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  • Writer's pictureMatthias Hilpert

Gregor Stühler - Co-Founder & CEO, Scoutbee



Scoutbee was founded in 2015 by Gregor Stühler, Christian Heinrich, Thimo Schraut and Lee Galbraith. The startup maintains a supplier discovery platform powered by artificial intelligence and big data. With currently 130 employees, scoutbee serves more than 100 customers from its offices in Southern Germany. To date, scoutbee has received $76 million in venture capital funding.


On founder sales:


In B2B, there is no alternative to founder sales. Today, we have hundreds of employees and I’m still involved in many important OEM sales. Not because my team could not handle it, but because I need to know what keeps the customer awake at night. Otherwise, I risk losing touch with the market.


On the first sale / pilots:


I would say the first sale to a big Automotive Player was 50% hard work, 50% luck--we had an excellent inroad and perfect timing as the right stakeholder had heard about us already from an event in Silicon Valley. That’s how we got in.


In our first pitch, we were supposed to present in front of two ‘big guns’, and 4-5 project managers. It was all about having understood their problems beforehand and then deciding what to pitch. Then we had to read the room about what strikes them and what doesn’t.


Eventually, we agreed to do the pilot. We then hired an entire operations team just to handle this one pilot. We developed everything just for our Lead Customer, while trying to maintain a standard software. In the end, we were extremely successful. The results went directly to their Board, and they ordered so much that we almost couldn’t deliver. But on the other hand, it required a big upfront investment from our side, too.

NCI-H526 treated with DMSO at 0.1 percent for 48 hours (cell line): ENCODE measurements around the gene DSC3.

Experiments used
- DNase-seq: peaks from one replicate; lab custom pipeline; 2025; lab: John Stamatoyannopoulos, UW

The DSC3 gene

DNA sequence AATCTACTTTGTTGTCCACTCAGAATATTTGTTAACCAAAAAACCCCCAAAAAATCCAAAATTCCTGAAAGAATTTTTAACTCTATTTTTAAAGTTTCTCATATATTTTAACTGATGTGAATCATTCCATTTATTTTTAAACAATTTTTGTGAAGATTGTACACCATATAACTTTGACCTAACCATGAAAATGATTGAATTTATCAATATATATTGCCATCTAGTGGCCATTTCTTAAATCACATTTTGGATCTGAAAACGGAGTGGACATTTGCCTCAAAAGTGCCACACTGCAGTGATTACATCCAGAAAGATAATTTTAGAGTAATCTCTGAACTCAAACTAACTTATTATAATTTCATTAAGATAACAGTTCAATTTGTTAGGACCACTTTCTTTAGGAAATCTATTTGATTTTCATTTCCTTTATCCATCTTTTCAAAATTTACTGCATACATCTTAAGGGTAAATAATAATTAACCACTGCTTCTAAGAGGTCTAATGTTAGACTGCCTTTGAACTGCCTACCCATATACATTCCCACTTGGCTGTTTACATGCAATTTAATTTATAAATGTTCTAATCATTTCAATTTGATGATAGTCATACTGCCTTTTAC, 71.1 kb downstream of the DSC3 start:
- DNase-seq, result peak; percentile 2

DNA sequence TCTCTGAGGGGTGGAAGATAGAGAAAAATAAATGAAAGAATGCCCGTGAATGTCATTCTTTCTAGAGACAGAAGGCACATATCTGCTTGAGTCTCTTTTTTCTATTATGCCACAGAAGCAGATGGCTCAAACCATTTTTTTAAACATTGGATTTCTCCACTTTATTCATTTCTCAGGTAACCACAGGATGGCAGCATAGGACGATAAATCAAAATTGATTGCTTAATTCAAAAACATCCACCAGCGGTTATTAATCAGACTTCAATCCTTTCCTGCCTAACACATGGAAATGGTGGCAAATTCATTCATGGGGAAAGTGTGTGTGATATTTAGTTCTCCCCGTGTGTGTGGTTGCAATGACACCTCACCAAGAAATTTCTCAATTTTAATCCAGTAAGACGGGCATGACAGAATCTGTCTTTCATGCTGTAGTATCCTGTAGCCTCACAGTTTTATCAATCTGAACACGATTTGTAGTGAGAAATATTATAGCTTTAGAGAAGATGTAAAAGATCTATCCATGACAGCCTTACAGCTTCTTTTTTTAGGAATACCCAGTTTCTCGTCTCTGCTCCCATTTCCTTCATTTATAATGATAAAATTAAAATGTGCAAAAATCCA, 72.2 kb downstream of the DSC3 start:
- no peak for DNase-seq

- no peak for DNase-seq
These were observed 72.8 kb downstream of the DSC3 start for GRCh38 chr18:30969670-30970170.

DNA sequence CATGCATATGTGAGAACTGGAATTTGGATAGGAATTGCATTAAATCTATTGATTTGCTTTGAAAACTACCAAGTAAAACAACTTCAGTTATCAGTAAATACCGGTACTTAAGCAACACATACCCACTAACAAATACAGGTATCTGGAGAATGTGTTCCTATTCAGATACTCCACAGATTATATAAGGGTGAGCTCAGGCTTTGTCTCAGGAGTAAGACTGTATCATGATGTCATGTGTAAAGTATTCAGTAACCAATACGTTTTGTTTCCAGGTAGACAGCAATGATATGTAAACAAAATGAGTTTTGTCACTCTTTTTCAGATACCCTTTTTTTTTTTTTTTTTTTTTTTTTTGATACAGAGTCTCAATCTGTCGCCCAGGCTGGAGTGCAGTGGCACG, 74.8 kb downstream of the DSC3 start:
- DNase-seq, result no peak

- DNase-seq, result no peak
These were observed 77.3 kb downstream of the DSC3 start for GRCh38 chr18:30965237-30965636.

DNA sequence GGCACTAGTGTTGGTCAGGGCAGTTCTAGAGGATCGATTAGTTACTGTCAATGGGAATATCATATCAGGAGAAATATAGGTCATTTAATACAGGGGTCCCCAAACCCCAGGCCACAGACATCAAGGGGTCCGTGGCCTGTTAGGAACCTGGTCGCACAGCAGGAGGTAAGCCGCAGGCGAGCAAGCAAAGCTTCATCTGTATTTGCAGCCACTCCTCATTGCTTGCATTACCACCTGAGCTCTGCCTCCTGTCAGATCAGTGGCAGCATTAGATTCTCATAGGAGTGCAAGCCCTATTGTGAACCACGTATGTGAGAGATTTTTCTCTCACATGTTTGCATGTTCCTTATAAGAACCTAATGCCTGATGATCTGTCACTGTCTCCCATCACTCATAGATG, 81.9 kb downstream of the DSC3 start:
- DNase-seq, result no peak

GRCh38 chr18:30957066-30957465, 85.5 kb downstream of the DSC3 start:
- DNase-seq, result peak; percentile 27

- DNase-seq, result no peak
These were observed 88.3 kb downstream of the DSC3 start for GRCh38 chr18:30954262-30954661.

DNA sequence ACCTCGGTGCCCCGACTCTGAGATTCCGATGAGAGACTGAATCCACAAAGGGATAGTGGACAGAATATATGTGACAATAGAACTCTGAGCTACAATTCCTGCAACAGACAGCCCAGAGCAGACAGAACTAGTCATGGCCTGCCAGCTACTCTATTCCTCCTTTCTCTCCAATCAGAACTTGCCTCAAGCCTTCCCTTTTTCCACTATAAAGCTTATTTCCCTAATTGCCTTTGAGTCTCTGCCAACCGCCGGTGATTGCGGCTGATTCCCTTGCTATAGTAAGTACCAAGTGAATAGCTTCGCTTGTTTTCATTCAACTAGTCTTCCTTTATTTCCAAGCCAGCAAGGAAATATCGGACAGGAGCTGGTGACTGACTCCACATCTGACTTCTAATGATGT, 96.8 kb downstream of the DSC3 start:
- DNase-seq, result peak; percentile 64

We were very open with the fact that we’re early in the game and that our pilot is an investment into us and our vision. We sold it as a chance for them: to become squad leader in the digitalization of procurement. If they didn’t want to be that leader--no problem, we’d find someone else. And we described the alternative to them and said, “Of course, you could just go to SAP for this. But then you likely won’t get a masterpiece of innovation, but an off-the-shelf solution. With us, you could define how procurement will look like in the future.”


On determining the initial pricing:


We had a beer with the customer project team after work and asked them casually where they felt our solution could generate value. Afterwards, we took what they had chatted about and did an ROI calculation based on that--granted, a rather shirt-sleeved approach.


In the automotive sector, the budget thresholds are around €9,000, €40,000, €100,000, €250,000 and more than €1 million. We knew that our direct Champion had a signing power of up to €1 million. So we had to limit the price and our offering to an amount below that, so he could sign it off comfortably without having to go through the committees.


On identifying the decision-making unit/the Champion: